ST. PETERSBURG, FL - At this year’s St. Petersburg Science Festival, held in October, a number of especially young faces in volunteer T-shirts joined the ranks of exhibitors as the Junior Scientist Program completed its fourth year.
Developed in 2014 by Drs. Ileana Freytes Ortiz, Abdiel Laureano Rosario, and Lindsey Dornberger, students of the USF College of Marine Science (USFCMS) at the time, and Ph.D. Candidate Dinorah Chacin, the primary goal of the Junior Scientist Program was to enhance volunteer participation in the St. Petersburg Science Festival by extending the offer to middle and high school students. Ileana, Abdiel, Lindsey and Dinorah wanted to bring young students into contact with science by providing them with real, hands-on experience as they work alongside scientists and other exhibitors participating in the Science Festival.
The Junior Scientist Program is currently led by a team of three organizers with ties to USFCMS: PhD candidate Dinorah Chacin, and doctoral students Loraine Martell-Bonet and Natalia López Figueroa. The program has grown each year and has diversified, as well – a trait that the organizers, natives of Puerto Rico and Venezuela, see as a tool to increasing diversity in STEM career fields.
The experience this year has been surreal for Natalia as her nephew, who she remembers teaching about chitons and other marine organisms during trips to the beach when he was a child, became a participant in this year’s program.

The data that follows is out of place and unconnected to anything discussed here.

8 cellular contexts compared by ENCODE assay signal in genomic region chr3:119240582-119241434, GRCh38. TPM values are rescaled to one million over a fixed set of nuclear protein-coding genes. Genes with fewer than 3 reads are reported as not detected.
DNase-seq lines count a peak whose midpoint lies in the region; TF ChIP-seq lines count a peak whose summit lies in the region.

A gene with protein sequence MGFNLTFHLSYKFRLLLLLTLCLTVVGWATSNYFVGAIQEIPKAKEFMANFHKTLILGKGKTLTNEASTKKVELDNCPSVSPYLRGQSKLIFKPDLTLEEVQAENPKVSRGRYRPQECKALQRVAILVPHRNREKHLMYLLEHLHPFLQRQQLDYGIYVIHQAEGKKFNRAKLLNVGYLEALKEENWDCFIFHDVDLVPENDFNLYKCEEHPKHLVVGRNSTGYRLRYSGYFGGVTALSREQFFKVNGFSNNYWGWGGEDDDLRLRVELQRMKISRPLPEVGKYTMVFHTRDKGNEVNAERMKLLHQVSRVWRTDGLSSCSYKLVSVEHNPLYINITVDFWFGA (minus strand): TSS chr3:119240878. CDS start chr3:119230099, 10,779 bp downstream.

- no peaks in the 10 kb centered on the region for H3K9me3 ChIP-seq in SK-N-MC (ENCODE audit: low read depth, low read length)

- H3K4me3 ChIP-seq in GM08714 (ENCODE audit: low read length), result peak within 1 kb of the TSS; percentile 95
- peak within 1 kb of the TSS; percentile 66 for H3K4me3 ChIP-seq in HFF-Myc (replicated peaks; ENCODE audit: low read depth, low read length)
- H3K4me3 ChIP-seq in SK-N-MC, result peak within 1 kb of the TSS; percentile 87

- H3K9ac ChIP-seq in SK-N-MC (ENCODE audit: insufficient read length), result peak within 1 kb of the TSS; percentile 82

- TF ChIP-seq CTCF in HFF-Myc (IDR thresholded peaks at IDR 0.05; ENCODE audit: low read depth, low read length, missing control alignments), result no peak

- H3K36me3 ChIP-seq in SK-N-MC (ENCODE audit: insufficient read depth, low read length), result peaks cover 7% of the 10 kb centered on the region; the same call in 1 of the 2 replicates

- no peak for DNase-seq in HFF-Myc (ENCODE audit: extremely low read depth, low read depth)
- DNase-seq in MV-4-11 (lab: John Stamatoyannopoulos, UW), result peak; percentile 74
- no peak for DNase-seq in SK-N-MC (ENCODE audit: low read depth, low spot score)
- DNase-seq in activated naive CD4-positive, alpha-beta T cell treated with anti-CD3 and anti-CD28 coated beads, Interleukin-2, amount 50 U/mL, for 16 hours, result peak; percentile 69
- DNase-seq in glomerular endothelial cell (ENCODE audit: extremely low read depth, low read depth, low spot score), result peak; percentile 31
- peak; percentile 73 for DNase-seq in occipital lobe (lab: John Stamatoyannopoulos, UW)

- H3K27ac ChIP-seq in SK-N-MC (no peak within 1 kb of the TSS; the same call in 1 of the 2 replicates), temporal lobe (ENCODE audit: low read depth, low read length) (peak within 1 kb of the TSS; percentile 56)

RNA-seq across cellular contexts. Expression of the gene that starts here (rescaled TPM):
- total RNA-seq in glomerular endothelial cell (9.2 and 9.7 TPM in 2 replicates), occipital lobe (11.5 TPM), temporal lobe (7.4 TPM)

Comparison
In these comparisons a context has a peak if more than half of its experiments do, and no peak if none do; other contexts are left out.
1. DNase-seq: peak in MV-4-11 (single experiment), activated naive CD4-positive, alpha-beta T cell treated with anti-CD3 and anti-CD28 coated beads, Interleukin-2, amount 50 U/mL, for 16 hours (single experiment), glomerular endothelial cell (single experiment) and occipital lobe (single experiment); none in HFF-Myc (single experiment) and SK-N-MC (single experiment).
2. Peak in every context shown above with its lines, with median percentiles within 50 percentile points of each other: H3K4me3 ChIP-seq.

What the organizers want most for the program is for the Junior Scientists to learn. To learn a bit of the science they will be explaining to visitors but also learn what it’s like to be a scientist by shadowing grad students, teachers, and scientific professionals during the Science Festival.
First year students on the program don’t necessarily know what to expect, but after returning for a 2nd year or more, they really sink into the position and have a lot of fun with it.
As Natalia noted, “When they return, you see a whole different student. You see them talking about it. They’re more engaged…We have pictures of our students talking to groups of people they just met, right now. It’s really exciting to see the change in how engaged they are in the science festival. And the ideas they come up with; they’re already thinking ahead. Instead of thinking, ‘I learned something new’, they’re thinking ‘I learned something new and I want to apply it immediately; I want to do something with it.’”
Because the Jr. Scientists are minors, a requirement for them to participate in the St. Petersburg Science Festival is that they have a chaperone. Natalia and the group of organizers received a letter from a very excited student who did not yet have a chaperone. After explaining the rules, the student managed to get a chaperone and was given the OK to join the Science Festival. Natalia heard more of the story from an acquaintance at a wastewater treatment plant where that same student now works as an intern, “This student was so excited. She was like, ‘OMG! I got into the Jr. Scientists! It’s my last year to volunteer. I can’t believe it!’” relayed Natalia. This reaction encouraged the organizers and let them know that the program is already gaining public awareness and that students are thinking of the program as a way to fulfill their internship goals.